Driving for daily exercise is allowed providing there is a reasonable reason and it is no further than five kilometres from home. 

School return 

In Northern Ireland and Wales, schools will not reopen before September. In Wales, the education minister has said schools will reopen when it is safe to do so. 

In Scotland, schools are scheduled to begin to reopen on 11 August for the beginning of the autumn term. Scottish school hubs have already been supporting vulnerable pupils and the children of key workers, including during the summer holidays. The early August return will involve a blend of school and on-line learning. There will be some special support over the summer for children due to start primary or secondary school. 

Q: What are the legal implications employees working from home on a short-term basis? Is the employer liable for employees’ health and safety at home?

The Government's latest announcement (on 10 May) outlined that people should continue to stay at home as much as possible and that people who can work from home should continue to do so. Employers can refer to the CIPD's series on getting the most from remote working to manage a widespread move to working from home.

Home working has many practical and legal implications including health and safety at home. Having a home working or remote working policy is always a good idea, the policy can then be relied upon if a temporary period of home working becomes necessary.

There are many practical and legal matters to address including:

  • Supervision: Check the home working policy addresses how to supervise staff, communicate with them and monitor performance and output. Provide guidance for line managers as reporting in at regular times can help combat isolation and stress. Employers might need to install video conferencing apps such as Skype so that meetings can occur remotely. Staff must easily be able to communicate with the employer, and other people they work with. Managers should be aware that different motivation techniques may be needed for home workers.

  • Equipment: Think about equipment requirements such as laptops, couriers, stationery, photocopying, printing etc. Will the employee require specific equipment? How will this be funded, installed and insured and who is permitted to access it? Employers should consider computer virus protection and other security measures is there someone available by telephone to help with IT issues. There is no obligation on an employer to provide computer or other equipment necessary for working at home but given the latest Government advice employers should do what they can to enable homeworking.

  • Working time: Employers may need to specify any changes to hours of work. Will the employee need to be available for work during strict office hours or work a specified a set number of hours per day? There may be more flexibility over working hours in a working from home arrangement, but the Working Time Regulations 1998 should still be complied with, including the working week and daily rest break.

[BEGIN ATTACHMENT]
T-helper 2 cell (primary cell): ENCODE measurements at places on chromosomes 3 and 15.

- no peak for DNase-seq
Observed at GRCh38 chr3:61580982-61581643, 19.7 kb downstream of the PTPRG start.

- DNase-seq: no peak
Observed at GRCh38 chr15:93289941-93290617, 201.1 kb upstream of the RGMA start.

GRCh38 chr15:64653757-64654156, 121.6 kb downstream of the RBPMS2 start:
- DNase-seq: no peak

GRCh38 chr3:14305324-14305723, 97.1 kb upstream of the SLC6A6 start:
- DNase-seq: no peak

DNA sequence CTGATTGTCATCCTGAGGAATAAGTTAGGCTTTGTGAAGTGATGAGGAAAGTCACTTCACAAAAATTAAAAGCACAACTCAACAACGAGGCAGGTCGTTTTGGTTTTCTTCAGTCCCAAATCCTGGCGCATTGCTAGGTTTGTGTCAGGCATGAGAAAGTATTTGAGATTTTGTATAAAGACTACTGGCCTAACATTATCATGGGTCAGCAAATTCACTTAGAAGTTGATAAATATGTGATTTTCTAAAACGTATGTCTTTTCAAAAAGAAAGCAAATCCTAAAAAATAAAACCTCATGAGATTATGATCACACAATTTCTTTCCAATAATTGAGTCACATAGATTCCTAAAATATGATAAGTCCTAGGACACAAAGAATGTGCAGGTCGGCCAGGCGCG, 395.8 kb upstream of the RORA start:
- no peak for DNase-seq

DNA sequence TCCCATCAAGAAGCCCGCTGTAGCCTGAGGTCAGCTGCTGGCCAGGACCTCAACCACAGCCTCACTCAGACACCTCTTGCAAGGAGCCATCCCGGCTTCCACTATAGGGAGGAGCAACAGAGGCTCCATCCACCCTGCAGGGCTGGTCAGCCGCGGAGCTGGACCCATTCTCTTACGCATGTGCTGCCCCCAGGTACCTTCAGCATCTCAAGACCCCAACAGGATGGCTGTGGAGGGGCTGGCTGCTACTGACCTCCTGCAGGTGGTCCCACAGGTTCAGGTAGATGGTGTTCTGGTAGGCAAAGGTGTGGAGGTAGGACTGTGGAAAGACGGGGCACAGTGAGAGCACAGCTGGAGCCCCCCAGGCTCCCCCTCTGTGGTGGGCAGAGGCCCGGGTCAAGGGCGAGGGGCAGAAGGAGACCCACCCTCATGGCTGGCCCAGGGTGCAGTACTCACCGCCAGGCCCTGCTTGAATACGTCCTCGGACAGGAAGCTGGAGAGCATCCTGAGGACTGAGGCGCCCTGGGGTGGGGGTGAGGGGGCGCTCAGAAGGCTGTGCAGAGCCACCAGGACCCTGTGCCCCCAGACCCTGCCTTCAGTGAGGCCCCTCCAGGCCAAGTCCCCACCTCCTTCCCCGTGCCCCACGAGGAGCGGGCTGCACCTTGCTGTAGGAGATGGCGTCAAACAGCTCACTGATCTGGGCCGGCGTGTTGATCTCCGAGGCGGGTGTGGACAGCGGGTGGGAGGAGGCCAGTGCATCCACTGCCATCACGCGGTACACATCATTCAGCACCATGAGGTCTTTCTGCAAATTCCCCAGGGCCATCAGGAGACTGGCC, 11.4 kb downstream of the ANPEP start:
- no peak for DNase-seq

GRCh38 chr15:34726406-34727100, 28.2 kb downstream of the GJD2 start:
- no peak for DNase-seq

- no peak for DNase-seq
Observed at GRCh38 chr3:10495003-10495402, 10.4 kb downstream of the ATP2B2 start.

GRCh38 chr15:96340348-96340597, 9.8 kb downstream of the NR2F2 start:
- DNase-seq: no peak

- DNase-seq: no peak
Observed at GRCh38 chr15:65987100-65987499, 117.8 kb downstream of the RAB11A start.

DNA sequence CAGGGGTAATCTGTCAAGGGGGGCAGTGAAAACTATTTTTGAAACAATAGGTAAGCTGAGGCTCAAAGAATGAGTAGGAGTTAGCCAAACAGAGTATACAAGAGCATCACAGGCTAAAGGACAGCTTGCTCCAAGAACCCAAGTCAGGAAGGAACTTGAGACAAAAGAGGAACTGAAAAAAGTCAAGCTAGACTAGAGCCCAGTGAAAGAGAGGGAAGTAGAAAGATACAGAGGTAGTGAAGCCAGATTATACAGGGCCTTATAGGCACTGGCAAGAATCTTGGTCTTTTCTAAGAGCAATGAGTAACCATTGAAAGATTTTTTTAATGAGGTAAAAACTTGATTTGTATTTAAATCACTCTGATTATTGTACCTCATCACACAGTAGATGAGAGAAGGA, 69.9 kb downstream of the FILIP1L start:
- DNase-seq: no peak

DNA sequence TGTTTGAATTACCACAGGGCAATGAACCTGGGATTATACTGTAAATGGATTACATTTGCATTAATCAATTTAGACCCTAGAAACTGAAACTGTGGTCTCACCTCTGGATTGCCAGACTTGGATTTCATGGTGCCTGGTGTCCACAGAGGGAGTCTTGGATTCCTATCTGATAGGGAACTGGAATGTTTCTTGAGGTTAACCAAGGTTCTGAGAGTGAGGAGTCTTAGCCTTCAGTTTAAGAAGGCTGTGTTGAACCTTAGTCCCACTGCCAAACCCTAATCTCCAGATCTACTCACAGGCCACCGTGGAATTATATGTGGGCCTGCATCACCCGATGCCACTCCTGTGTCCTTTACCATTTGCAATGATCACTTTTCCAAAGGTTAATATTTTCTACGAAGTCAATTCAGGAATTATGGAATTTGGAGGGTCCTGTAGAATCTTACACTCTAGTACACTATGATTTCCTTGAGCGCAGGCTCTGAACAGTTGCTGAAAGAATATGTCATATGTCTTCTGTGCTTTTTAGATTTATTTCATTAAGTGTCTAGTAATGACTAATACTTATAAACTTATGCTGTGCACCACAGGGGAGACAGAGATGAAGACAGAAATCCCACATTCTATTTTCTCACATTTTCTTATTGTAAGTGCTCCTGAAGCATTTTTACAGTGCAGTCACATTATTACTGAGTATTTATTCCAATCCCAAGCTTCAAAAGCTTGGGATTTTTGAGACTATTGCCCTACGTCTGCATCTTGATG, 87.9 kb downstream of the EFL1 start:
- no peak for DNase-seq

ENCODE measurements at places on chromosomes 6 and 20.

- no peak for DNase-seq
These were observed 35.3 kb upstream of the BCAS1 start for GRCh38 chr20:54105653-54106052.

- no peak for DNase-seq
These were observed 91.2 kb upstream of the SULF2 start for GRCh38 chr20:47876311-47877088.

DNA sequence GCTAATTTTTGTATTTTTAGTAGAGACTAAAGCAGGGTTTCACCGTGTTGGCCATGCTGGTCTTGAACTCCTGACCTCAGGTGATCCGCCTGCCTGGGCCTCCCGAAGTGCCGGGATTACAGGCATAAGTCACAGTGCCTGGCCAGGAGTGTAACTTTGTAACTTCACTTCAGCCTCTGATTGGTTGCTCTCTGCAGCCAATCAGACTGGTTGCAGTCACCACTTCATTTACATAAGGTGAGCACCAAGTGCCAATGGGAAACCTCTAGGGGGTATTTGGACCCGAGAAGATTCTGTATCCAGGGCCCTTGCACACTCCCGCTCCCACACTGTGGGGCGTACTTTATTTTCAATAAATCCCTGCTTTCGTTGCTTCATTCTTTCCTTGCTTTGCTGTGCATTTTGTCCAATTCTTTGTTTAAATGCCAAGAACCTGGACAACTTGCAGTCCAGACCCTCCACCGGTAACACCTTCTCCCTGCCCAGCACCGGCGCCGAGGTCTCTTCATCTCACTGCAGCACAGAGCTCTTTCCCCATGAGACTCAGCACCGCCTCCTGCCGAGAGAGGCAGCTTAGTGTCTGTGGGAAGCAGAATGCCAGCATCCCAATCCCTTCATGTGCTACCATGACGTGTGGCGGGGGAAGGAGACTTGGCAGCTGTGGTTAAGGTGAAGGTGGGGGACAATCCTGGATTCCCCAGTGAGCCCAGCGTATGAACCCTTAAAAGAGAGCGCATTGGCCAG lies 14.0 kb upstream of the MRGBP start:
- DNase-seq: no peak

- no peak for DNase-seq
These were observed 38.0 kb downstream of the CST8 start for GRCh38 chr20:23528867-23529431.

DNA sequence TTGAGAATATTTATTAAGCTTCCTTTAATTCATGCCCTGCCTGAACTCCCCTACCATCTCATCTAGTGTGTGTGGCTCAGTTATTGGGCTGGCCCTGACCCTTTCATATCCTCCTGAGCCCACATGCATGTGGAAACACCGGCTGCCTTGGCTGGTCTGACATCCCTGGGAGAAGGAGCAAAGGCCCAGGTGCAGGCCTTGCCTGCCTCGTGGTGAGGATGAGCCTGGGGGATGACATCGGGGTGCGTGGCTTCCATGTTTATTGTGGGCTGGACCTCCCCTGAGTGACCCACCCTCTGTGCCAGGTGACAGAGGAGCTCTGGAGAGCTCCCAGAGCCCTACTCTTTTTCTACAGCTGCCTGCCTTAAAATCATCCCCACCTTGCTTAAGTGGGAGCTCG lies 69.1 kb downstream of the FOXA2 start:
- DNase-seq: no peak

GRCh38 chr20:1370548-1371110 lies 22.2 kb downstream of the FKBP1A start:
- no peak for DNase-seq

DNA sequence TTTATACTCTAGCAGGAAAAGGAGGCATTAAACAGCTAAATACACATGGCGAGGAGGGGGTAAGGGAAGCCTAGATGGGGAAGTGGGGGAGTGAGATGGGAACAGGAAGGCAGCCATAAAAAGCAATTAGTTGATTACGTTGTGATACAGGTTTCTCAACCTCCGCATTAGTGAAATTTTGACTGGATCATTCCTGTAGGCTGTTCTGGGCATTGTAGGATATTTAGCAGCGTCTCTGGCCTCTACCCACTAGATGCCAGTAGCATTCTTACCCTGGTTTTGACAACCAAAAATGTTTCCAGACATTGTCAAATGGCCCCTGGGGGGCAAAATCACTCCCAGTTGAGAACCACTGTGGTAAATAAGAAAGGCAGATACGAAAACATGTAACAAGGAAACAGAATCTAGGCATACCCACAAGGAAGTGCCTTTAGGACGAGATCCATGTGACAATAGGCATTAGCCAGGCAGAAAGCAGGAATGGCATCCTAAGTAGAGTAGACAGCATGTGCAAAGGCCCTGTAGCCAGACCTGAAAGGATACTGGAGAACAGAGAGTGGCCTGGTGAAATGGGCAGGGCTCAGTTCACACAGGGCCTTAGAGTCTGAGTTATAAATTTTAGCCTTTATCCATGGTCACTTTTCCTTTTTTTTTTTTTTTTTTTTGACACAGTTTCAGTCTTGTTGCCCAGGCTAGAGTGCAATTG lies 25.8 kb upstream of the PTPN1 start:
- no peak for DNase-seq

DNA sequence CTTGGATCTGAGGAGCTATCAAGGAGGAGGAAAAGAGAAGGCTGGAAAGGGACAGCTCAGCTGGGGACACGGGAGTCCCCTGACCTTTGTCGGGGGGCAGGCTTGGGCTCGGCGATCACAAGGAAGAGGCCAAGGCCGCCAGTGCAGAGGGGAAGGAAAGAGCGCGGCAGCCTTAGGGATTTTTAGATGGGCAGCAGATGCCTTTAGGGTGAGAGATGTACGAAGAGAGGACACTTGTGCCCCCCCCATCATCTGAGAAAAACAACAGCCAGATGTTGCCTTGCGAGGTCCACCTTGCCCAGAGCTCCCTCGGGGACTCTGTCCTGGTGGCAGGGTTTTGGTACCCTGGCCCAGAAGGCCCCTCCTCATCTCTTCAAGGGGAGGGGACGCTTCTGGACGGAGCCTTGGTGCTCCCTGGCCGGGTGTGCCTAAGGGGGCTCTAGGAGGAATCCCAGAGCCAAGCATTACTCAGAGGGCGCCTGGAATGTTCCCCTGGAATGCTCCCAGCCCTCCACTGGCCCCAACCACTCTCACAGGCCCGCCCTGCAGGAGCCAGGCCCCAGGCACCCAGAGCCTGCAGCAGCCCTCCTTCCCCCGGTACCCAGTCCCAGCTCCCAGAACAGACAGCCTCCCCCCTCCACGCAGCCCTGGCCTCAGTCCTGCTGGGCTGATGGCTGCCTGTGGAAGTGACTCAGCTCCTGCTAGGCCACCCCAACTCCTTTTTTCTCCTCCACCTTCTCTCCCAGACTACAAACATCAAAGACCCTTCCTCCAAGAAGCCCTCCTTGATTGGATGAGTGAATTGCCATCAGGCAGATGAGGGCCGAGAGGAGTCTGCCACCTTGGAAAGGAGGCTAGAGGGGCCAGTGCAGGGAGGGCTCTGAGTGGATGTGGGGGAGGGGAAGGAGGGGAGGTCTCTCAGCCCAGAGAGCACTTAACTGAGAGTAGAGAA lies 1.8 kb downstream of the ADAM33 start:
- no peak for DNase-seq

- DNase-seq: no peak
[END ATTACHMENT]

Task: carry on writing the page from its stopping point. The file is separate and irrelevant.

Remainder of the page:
• Health and safety:Employers are responsible for an employee’s health, safety and welfare both when working in the employer’s premises and when working from home. This means that employers should usually conduct risk assessments of all the work activities carried out by employees, including those working from home. Bearing in mind that a coronavirus workplace closure is likely to be short term, undertaking physical risk assessments of each employee’s home will not feasible. As the risks of being at work will have been deemed higher than working from home, employers may decide that home working risk assessments for short periods of home working may be conducted using some electronic risk assessment questions and providing employees with guidance to follow at home. You may wish to refer to the homeworking questionnaire to get you started.

  • Salary and expenses: Salary and benefits should obviously remain the same during a period of home working although changes to expenses may be appropriate if normal travel expenses and allowances are no longer needed.

  • Data protection: Employers should make sure data protection obligations are maintained. An employee using their own computer should still process information in compliance with data protection principles. Employers may need to include express terms reserving a right to monitor work communications on home-based devices and set out a reminder about home security, confidential information, passwords, shredding etc. How data is transferred between home and the workplace also needs careful consideration.

Q: Where a skeleton team has to operate due to sickness, carers off due to school closures or caring for relative, how does the employer ensure fairness of those who have to continue to work?